That is in the future. To move on to that point, the author feels that it is important to access your past and so she introduces some neurological ways that explain how memories are stored in the brain.
She points out that, as these are stored electro-chemically, they may not be accurate recollections of what occurred. This can cause additional problems when trying to resolve inner pains and conflicts.
One of the primary modifiers of memory storage and recollection is stress and so Anderson dedicates a chapter to the subject of trauma, emotional triggers and repetitive compulsions.
In part three of Taming Your Outer Child, the author reveals the role that the Outer Child plays in our everyday challenges and experiences.
Here, she warns that any challenges that we make to our Outer Child’s dominant position and role in our lives are doomed to fail and invariably results in power struggles between the two camps.
The way to resolve this, according to the author, is to employ a process in which the Inner and Outer Child are separated, leaving unconditional love to intercede between the two and that through applied self-love it is possible to move what she refers to as ‘drive energy’ into the hands of the Adult Self.
One of the many areas of control that the author investigates is the part that the Outer Child plays in our eating habits and how it tends to prefer that we indulge in those food types that supply a sense of emotional comfort and instant gratification.
The second key element to recieve the Outer Child based analysis is the debilitating disfunctional process of procrastination (laziness to you and I).
Anderson explains how this issue is, in part, caused by the effect of dopamine in the brain—a neuro-transmitter that has a close connection to our reward and addiction functions.
Talking about addictions, love relationships are next up for analysis. And, once again, Anderson reveals the key psychological activities that govern the way that these are formed and influenced via our twin fears of engulfment and abandonment.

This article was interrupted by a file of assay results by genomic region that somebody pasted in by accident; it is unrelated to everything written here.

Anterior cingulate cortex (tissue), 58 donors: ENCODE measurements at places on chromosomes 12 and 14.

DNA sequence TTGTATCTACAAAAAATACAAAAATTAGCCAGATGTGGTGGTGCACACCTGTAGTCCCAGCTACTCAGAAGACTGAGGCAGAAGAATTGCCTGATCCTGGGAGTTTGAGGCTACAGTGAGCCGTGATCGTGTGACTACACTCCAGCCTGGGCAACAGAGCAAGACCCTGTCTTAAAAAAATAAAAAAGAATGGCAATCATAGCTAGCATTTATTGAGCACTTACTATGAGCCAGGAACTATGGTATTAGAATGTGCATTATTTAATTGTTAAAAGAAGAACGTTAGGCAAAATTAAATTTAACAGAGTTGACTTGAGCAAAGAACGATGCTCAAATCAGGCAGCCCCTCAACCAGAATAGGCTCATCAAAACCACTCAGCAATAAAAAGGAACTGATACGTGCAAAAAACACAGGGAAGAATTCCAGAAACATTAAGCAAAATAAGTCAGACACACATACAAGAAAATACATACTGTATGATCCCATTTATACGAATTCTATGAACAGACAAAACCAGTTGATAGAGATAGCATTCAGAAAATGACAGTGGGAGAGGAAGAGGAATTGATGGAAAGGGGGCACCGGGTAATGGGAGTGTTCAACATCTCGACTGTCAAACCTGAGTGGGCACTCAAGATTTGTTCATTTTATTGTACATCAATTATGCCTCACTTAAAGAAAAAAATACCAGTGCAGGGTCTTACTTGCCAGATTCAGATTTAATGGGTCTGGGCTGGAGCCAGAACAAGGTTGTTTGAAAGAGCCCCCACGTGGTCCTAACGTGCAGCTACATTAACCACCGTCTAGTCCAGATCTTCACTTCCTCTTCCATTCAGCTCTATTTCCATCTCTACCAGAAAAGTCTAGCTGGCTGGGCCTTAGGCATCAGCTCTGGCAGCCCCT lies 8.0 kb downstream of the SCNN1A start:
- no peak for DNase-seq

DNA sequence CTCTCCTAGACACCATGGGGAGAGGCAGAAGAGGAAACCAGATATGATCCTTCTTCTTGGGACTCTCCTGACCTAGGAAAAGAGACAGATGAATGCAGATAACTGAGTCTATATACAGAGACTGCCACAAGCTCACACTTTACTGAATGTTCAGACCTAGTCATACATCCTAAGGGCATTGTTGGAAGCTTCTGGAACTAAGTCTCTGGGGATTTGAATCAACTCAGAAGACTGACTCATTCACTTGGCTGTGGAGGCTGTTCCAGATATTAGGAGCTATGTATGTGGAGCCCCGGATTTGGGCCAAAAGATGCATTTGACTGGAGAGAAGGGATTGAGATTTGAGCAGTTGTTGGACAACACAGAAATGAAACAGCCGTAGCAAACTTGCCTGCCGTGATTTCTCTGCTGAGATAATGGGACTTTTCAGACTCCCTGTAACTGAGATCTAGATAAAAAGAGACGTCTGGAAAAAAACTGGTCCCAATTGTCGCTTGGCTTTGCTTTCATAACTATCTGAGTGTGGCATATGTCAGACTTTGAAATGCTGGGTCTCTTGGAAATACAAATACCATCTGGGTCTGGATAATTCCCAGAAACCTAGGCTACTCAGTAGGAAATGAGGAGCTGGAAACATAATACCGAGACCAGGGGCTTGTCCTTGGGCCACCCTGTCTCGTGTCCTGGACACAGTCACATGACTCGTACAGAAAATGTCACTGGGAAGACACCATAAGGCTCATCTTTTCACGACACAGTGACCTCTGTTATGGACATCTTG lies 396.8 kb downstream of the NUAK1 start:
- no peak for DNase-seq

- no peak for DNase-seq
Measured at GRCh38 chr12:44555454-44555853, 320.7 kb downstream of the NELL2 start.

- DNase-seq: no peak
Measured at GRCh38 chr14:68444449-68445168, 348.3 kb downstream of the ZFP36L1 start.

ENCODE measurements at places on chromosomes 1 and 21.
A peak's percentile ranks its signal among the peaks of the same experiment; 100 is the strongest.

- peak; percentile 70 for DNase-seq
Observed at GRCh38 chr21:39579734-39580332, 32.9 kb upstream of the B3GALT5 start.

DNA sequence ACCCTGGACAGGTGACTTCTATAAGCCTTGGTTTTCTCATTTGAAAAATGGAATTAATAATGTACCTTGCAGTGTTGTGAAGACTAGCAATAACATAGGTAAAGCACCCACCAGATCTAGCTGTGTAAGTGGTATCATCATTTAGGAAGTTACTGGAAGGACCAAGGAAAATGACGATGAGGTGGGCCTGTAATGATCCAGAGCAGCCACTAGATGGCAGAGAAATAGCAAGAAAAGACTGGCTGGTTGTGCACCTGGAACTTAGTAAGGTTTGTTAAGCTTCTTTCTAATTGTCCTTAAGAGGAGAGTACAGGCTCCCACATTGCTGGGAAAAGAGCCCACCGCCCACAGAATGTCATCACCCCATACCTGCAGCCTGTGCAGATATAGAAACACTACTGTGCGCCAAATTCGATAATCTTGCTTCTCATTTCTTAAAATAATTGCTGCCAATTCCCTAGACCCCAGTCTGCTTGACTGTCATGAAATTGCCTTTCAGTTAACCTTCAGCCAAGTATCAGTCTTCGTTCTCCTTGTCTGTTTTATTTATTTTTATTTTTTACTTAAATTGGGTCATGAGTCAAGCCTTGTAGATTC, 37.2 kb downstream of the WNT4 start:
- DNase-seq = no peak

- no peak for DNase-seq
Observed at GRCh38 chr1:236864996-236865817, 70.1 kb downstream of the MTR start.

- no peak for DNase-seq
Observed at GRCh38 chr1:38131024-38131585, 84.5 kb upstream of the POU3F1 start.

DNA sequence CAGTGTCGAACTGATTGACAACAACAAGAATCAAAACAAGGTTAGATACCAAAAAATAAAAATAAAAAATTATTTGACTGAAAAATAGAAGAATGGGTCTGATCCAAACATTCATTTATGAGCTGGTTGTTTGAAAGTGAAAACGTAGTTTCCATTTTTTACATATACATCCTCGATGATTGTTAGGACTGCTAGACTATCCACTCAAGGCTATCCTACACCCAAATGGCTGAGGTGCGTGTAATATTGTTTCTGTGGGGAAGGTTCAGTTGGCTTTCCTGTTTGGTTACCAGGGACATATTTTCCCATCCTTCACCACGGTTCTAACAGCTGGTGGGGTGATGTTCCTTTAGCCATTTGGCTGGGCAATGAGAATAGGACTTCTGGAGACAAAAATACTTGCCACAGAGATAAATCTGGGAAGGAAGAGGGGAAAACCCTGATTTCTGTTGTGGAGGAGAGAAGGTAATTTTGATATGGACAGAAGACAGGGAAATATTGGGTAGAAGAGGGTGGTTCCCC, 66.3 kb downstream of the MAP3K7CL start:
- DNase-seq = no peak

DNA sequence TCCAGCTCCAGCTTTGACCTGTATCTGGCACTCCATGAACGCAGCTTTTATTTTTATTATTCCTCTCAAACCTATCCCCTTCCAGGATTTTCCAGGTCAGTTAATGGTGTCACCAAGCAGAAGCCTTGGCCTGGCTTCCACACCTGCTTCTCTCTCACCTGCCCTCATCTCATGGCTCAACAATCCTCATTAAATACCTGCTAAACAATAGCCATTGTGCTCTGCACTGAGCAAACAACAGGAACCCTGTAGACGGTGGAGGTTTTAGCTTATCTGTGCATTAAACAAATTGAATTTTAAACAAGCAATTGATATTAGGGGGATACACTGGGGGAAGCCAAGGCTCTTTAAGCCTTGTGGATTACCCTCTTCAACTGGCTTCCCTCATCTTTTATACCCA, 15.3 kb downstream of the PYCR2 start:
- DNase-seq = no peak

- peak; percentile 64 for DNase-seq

In the chapters that follow, the author expands upon the topic of relationships with consideration of the issue of losing passion and then finally that most debilitating feeling of all: of not being loved at all.
Anderson next considers the way that our Outer Child influences our relationship with money and finances. Here, the author uses the example of the typical immature Outer Child activity that was prevalent in the banking industry and which resulted in the economic crash in 2008.
Given the importance that our emotional relationship with financial well-being plays throughout our lives, along with the sense of well-being and happiness that it generates, it is not surprising that the next chapter of her book finds Anderson taking a look at depression and its attendant condition of anxiety that results from any sense of lack.
The author characterizes depression in an interesting way. She says that:
…with depression, Outer Child is waging a relentless protest against an internal psychic injury.
The author then moves on to examine various core reasons for depression, including the chemical effect of Serotonin in the brain, reversible neuro-degenerative disorders and physical disorders within the body.